When this is the case, it’s no wonder when businesses fail to see the interest and engagement they were hoping for. Instead, learn about your customers, who they are, and why they might be interested in your brand. Speak to those topics, and you’ll attract the attention you’re hoping for.

2. Create a keyword list of relevant terms for your clients.

While you’re in your in the practice of thinking like your customers, start thinking about what terms they might search for if they were trying to find a business like yours, but didn’t know about you yet. This is the first step of keyword research, where you begin with likely search terms, and then test them against actual data about what people are actually searching for.

For this step, we use Moz’s keyword explorer. We search for a keyword, and it shows us what kid of search volume (searches per month) that keyword usually receives, plus how hard it is to rank for that term, and a list of top blogs currently ranking for that term. Then we create blog content designed to rank for those terms.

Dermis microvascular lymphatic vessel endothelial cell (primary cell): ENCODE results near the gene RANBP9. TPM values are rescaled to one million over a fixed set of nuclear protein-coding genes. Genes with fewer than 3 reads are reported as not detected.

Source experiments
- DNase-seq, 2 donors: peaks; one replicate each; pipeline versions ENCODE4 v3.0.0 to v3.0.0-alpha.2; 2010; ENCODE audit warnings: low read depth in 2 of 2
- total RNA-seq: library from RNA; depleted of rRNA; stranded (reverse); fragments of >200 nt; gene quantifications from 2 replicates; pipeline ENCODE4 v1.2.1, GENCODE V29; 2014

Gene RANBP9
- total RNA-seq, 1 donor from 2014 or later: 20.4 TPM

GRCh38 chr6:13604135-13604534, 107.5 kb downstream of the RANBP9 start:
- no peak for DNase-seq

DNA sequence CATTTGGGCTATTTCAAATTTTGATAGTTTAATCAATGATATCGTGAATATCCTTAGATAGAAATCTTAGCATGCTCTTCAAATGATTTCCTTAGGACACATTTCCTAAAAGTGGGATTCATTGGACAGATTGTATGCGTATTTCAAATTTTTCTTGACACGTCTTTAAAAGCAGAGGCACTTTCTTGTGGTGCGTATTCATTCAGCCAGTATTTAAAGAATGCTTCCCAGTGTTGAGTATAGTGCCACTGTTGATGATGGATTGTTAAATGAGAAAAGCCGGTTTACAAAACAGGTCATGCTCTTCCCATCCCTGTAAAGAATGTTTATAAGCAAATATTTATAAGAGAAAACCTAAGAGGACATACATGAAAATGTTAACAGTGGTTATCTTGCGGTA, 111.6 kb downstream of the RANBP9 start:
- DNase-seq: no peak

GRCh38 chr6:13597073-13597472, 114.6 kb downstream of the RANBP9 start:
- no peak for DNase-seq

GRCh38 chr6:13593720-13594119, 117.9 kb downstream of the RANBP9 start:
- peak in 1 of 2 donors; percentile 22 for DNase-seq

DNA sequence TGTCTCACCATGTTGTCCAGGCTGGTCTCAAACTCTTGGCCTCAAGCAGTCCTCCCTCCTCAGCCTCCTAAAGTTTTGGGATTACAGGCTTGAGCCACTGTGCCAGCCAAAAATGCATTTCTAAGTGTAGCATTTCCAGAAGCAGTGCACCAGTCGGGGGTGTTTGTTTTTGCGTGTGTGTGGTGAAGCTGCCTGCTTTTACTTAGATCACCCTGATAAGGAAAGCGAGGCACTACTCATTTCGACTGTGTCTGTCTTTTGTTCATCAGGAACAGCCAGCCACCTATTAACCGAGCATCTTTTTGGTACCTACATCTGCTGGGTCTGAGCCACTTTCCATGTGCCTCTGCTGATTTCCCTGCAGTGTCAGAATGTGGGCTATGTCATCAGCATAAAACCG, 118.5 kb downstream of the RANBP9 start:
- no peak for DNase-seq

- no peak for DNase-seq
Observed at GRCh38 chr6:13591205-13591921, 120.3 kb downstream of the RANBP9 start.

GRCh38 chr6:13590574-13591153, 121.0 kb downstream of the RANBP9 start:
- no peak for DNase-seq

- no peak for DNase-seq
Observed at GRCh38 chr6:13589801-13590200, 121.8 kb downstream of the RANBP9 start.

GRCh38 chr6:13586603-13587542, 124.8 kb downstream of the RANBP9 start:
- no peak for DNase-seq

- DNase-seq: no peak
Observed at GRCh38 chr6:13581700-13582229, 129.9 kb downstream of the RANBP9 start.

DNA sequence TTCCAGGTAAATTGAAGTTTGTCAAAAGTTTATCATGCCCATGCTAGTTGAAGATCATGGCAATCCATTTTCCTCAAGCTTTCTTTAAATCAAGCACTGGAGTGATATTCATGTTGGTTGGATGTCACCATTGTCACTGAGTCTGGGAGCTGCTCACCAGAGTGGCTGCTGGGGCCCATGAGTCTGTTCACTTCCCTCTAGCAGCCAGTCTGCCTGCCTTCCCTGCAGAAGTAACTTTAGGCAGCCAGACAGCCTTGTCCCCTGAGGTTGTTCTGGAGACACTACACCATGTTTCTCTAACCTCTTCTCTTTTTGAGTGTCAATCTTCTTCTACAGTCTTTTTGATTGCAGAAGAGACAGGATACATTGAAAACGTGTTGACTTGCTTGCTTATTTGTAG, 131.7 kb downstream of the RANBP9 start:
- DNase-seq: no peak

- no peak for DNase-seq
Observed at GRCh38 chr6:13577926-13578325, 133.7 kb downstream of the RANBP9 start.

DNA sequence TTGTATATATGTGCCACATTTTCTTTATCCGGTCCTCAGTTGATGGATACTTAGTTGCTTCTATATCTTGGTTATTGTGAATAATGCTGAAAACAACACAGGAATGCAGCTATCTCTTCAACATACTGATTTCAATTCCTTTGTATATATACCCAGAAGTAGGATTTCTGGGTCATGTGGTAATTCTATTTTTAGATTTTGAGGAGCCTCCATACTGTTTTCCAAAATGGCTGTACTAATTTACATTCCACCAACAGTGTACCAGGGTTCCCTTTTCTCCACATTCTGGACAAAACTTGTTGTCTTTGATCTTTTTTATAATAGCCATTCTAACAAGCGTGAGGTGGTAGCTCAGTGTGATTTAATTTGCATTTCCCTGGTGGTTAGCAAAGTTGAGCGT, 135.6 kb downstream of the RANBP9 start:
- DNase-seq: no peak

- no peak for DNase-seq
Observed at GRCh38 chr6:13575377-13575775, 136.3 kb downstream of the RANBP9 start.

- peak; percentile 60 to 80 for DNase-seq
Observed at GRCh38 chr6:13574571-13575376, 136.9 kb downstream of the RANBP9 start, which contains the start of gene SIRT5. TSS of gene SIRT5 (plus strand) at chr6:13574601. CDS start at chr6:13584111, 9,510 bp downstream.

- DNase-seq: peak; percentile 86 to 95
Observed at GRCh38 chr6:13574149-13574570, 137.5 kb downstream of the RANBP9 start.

Remember though, volume isn’t everything. The more specific a search term is, the lower the traffic volume is likely to be, but lower volume terms are also usually easier to rank for, and specific terms have a higher conversion rate… provided the term you’re ranking for is relevant to your brand, which brings us to point three!

3. Understand what content is and isn’t relevant to your brand.

Think about it this way: If you’re a company that specializes in automotive engineering, you may have a lot to say on quality control, product testing, and various ways that artificial intelligence is shaping your field. You may even have a great cultural reference you can fit in there to Star Trek or 2001 Space Odyssey.